About this Research Topic
Major Depressive Disorder (MDD) is a common neuropsychiatric disorder characterized by emotional and cognitive dysfunctions. Depression and memory deficits share common mechanisms in abnormalities in synaptic plasticity, neural circuits, gut-brain axis, and central and peripheral metabolic homeostasis. However, there is still a lack of understanding of the following questions that prevent the development of effective therapeutics for these disorders:
(i) Mechanisms underlying the interactions between depression and memory deficits. For example, studies showed that chronic unpredictable mild stress induces memory deficits, however, studies using other animal models like social defeat stress may not lead to impairment in memory. It is not clear what is the mechanism underlying the comorbidity of depression and memory deficits and this question needs to be further addressed.
(ii) Causal relationship between depression and memory disorders. Studies suggest that there are overlapping mechanisms underlying depression and memory deficits, however, it remains to be determined how these two neuropsychiatric disorders associated with each other and whether they contribute distinctly to the comorbidity.
(iii) The interaction of neurobiological changes and metabolic homeostasis contributing to the onset of neuropsychiatric disorders including depression, memory deficits, and their comorbidity. Chronic and severe metabolic diseases, including stroke, diabetes, hyperlipidemia, hypertension, and atherosclerosis are highly associated with depression and cognitive dysfunctions. Nevertheless, the crosstalk of neurobiological adaptations and metabolic dysregulations underlying these diseases is illusive.
In this Research Topic, we aim to advance the research by addressing the following questions:
1. What are the mechanisms of different types of memory deficits induced by different animal models of stress in the research of pathological basis and pharmacological interventions of depression?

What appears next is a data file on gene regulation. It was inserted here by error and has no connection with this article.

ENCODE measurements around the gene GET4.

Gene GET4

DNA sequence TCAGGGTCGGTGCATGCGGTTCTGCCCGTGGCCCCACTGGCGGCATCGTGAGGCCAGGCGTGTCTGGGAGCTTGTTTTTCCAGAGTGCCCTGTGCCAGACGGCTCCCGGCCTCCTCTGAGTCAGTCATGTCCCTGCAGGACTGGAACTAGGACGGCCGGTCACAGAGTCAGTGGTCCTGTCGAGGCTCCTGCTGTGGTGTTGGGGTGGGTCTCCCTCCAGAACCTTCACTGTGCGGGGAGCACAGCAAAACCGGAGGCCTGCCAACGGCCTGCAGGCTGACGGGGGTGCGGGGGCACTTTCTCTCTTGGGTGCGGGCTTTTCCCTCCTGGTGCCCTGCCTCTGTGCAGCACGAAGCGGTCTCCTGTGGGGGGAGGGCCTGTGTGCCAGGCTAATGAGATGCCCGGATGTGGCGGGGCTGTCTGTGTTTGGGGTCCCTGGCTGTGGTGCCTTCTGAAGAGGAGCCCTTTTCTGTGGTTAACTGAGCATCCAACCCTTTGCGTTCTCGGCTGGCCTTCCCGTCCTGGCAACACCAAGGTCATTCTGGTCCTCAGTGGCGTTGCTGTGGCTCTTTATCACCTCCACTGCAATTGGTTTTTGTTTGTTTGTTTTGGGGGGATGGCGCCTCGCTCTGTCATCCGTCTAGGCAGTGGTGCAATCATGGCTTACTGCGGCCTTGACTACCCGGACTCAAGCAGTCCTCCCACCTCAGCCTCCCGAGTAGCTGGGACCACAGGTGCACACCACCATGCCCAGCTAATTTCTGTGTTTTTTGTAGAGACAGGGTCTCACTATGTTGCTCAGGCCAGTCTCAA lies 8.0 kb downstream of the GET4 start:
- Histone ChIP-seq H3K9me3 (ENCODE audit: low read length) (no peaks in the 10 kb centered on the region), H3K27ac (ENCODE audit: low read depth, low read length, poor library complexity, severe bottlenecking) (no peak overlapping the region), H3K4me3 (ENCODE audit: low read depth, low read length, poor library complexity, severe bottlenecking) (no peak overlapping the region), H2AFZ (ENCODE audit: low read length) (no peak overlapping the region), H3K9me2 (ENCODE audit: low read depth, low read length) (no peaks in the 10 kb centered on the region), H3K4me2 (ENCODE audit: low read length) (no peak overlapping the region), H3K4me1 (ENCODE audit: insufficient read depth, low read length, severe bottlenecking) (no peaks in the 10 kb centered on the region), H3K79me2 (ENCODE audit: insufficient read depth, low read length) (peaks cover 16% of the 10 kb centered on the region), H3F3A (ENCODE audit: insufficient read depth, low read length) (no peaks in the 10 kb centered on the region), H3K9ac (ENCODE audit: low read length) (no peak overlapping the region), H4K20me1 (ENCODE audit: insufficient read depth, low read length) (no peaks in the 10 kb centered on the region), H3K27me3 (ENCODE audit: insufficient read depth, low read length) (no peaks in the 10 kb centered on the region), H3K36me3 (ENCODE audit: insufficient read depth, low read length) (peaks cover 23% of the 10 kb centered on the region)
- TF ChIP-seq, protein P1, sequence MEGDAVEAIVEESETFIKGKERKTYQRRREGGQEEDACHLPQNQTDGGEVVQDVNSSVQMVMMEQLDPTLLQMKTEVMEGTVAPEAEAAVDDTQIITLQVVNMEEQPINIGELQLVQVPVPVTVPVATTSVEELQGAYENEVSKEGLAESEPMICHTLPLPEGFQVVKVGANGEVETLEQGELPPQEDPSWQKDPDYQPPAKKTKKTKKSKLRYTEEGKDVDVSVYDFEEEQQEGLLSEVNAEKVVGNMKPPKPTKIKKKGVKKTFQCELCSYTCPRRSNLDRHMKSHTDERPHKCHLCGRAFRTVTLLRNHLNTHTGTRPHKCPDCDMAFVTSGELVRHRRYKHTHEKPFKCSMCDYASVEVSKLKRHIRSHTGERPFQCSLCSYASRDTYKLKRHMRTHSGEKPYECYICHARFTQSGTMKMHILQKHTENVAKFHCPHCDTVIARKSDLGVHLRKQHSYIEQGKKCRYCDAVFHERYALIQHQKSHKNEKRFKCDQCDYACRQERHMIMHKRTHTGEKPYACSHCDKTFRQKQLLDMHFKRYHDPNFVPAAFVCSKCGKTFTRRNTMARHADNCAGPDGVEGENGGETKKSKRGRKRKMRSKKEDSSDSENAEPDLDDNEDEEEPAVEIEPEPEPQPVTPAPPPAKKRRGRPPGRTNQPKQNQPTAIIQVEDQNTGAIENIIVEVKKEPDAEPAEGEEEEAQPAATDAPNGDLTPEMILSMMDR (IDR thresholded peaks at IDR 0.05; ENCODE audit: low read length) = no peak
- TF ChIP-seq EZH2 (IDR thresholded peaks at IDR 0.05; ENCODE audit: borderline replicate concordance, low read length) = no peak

2. What is the role of neural circuits such as the hippocampus-prefrontal cortex pathway and the hippocampus-hypothalamus pathway in the mechanisms of depression and memory deficits as well as their treatments?
3. What are the interactions among different types of cells in the brain (including neuron, astrocyte, microglia, and oligodendrocyte), and how do these interactions underlie the mechanisms of different pharmacological therapeutics of depression and memory deficits?
4. While emerging evidence has shown high comorbidity and overlapping mechanisms of neuropsychiatric disorders (depression and memory deficits) and metabolic diseases (atherosclerosis, obesity, diabetes, and stroke), there is an urgent need to develop novel and more efficient therapeutics for the treatment of comorbidity of these disorders. The combination of Chinese and western medicine may provide a new avenue for the endeavors to treat these diseases.
In summary, studies that examine the mechanisms of depression, memory deficits, metabolic diseases, and their comorbidities are welcome with the emphasis on the studies of the interaction between different brain regions and different cell types. Moreover, the exploration of safety and efficacy of novel therapeutic strategies for the treatment of these disorders by using a different type of medications such as Chinese medicine (such as formulas and crude extracts), antidepressants (such as fluoxetine and Citalopram), anti-dementia drugs (such as Memantine and Donepezil) are also welcome in this Research Topic. The combined use of the above treatments (for example, Chinese formula combined with donepezil against memory deficit, fluoxetine combined with memantine against depression) is welcome in this project if the study is novel. Specifically, we encourage new therapeutic strategies that combine two or more different medications to achieve better pharmacological effects.
Keywords: Depression, memory deficits, neural circuits, HPA axis, brain-gut axis, antidepressants, comorbidity, neuron, microglial, astrocyte, oligodendrocyte, stroke, diabetes, atherosclerosis, obesity
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